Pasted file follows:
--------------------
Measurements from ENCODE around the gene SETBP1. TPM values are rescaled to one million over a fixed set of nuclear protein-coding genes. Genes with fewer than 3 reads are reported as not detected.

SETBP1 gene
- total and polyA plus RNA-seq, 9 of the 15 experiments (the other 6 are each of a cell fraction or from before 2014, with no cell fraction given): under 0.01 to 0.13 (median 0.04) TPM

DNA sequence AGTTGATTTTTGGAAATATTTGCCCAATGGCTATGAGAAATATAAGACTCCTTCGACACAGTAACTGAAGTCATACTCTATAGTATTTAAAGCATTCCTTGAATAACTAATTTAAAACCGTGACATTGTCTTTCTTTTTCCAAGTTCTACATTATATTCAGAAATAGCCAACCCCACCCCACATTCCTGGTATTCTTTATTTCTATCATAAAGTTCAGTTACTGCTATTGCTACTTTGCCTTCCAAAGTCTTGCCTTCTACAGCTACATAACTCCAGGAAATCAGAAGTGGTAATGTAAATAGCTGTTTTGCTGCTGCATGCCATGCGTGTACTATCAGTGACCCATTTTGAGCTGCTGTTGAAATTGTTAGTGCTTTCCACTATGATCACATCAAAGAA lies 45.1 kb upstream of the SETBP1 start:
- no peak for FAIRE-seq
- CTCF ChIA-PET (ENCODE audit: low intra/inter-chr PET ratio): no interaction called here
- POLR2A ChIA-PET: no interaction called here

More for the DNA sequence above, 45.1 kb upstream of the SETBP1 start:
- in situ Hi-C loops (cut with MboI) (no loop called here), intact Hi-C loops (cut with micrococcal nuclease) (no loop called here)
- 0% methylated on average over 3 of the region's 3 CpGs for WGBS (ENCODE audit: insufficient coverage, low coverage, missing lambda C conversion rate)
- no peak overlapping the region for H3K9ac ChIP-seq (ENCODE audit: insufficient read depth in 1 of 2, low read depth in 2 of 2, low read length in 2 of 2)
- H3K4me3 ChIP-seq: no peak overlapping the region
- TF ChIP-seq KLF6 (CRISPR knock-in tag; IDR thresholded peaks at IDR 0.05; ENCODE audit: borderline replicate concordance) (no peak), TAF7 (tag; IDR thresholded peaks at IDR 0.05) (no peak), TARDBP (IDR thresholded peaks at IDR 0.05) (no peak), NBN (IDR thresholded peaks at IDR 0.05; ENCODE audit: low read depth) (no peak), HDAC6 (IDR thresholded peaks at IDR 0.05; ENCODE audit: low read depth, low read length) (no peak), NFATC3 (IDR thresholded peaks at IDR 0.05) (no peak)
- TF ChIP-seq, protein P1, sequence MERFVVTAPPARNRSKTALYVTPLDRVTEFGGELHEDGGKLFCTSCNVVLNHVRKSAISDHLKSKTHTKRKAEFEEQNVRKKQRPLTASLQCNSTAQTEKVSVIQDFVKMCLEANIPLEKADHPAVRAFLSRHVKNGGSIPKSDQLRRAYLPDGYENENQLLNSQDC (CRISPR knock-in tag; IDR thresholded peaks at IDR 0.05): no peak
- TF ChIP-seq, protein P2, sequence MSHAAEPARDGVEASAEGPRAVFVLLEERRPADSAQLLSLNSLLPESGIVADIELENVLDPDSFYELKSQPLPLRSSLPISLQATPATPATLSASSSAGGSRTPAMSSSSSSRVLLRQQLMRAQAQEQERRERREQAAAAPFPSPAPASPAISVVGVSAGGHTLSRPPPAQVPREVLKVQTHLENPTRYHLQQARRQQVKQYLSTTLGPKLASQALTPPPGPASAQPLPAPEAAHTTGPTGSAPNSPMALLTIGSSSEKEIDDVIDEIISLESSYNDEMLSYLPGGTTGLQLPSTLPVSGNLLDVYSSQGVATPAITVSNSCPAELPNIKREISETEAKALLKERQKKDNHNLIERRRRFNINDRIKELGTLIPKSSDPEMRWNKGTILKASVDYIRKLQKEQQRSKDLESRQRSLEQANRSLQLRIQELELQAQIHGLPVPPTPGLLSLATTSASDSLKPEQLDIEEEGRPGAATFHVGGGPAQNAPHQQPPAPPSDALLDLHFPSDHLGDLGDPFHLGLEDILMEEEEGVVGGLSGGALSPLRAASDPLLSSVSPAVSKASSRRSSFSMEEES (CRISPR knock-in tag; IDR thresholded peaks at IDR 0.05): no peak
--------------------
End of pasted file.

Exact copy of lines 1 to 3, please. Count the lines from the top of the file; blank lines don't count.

Measurements from ENCODE around the gene SETBP1. TPM values are rescaled to one million over a fixed set of nuclear protein-coding genes. Genes with fewer than 3 reads are reported as not detected.

SETBP1 gene
- total and polyA plus RNA-seq, 9 of the 15 experiments (the other 6 are each of a cell fraction or from before 2014, with no cell fraction given): under 0.01 to 0.13 (median 0.04) TPM